If we look at the total landscape of actors that provide policy advice, we find a plethora of bodies that are close to government, but more or less independent – parliamentary committees, advisory bodies, think tanks and consultancy firms. These organisations undertake important work, but remain relatively unnoticed unless their work is highlighted through intersections with political debate, or through the leaking of confidential information, or through government stepping in to terminate or distance itself from their services. Beyond these bodies and individuals are non-government organisations that play significant roles in generating policy advice and commentary, such as community service NGOs, and the more overtly partisan representative bodies such as business associations, the labour movement, and political party machines. These stakeholders employ the dual strategy of undertaking policy analysis and research, whilst also engaging in strategic policy communication in the public battle for ideas. None of these bodies or stakeholders has been well researched in Australia so little is known about their policy capacity other than the clear tension for some of them between providing advice to government and seeking public funding. All of them operate in a highly ‘mediatised’ environment where traditional media and social media can become the battleground for contested policy advice and analysis.

The challenge for academic policy analysis in Australia is to provide well-informed accounts of policy advising arenas within and beyond government and to document and study the impact of changing contexts such as diminished resources. In this way we will achieve a better understanding of how economic ideologies and new technologies may have affected policy advisory capacity at all levels within and beyond government. The contemporary policy advisory landscape also needs to be better described, interpreted and appreciated for its complexity, just as the art of policy analysis itself needs to be embraced as a diverse, broad ranging project. Australian academic policy analysis is not dominated by any single method. It is both academic (analysis of policy) and applied (analysis for policy). It provides institutionalist (structures and process) and interpretive (actors and individuals) accounts. It has had a long preoccupation with case study methodology, in both policy analysis and in teaching. It includes a strong political economy focus on the power structures and constraints that shape the context for broader policy development. There has been a focus on politics, values, ideas, inclusivity, transparency and participation, as much as on performance, accountability and service delivery.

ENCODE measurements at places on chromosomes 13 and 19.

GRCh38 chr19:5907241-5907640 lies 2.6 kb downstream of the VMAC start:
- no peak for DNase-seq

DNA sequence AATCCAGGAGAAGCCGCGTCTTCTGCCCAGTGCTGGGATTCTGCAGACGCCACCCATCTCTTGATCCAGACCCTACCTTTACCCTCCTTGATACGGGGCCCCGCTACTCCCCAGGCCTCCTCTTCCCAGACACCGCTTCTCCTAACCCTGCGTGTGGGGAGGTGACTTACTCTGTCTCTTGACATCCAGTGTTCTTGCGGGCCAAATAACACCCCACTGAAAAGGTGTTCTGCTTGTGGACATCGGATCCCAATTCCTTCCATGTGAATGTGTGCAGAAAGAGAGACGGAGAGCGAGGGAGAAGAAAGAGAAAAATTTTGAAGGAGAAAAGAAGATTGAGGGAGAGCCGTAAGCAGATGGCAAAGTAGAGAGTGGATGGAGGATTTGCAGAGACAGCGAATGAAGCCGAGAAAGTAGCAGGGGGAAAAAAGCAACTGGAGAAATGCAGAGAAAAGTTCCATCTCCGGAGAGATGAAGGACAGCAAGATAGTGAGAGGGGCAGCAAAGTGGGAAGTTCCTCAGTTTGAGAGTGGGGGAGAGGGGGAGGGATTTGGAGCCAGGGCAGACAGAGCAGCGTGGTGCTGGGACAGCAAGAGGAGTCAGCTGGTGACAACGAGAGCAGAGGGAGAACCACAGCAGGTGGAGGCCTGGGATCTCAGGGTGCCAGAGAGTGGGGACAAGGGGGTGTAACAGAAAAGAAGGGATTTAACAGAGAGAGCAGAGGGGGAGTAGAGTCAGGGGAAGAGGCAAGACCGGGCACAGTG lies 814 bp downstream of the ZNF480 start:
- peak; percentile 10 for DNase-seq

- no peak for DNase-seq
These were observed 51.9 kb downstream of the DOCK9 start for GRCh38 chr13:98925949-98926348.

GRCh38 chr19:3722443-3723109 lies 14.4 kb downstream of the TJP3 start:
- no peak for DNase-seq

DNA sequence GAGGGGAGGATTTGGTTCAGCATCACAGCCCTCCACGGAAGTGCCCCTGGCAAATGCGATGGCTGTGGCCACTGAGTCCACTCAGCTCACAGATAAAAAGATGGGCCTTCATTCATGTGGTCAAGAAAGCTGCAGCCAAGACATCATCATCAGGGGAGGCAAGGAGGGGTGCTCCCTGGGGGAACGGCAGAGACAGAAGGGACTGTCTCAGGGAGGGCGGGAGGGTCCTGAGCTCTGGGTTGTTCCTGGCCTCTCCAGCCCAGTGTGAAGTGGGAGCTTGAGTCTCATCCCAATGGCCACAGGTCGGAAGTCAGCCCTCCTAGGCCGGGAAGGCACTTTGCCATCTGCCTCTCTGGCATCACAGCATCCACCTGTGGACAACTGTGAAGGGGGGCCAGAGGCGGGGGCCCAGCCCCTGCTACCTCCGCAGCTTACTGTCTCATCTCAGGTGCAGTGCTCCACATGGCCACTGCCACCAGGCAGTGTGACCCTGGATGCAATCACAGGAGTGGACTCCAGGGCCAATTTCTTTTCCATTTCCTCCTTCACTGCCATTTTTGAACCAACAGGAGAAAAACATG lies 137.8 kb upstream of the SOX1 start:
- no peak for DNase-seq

In Policy Analysis in Australia we found that intergovernmental politics, constitutional capacities and constraints, ‘mediatised’ policy processes, heightened politicisation, policy pragmatism and idiosyncratic decision-making all impact on policy advice. The activity, role and influence of policy analysis can be difficult to interpret in these complex circumstances. The focus of scholarly policy studies has broadened over time to address these complexities. Alongside the traditional focus on institutional and political contexts, there is now a greater attention to the interplay between the ideas and perceptions of actors, their networks, their stakeholders and their organisational resources. There are still classic instances where analysis demonstrates how a few key individuals can prominently influence policy, but the general trend is for more dispersed foci in policy analysis involving multiple players and arenas. Beyond the sphere of government agencies, in non-government organisations, associations and political parties, we found policy analysis to be an important activity alongside policy advocacy, as a means of influencing and persuading not just decision makers but also the broader publics. 


Kate Crowley and Brian Head have edited Policy Analysis in Australia: The State of the Art (http://www.policypress.co.uk/display.asp?k=9781447310273) to be launched by Andrew Podger AO on 30th September at the Australian Political Studies Association Annual Conference (http://www.auspsa.org.au/page/apsa-conference-2015-0).


Michael Pusey (1991) Economic Rationalism in Canberra: A Nation-building State changes its mind. Cambridge: Cambridge University Press.

Patrick Weller (2002) Don’t Tell the Prime Minister. Melbourne: Scribe Publications.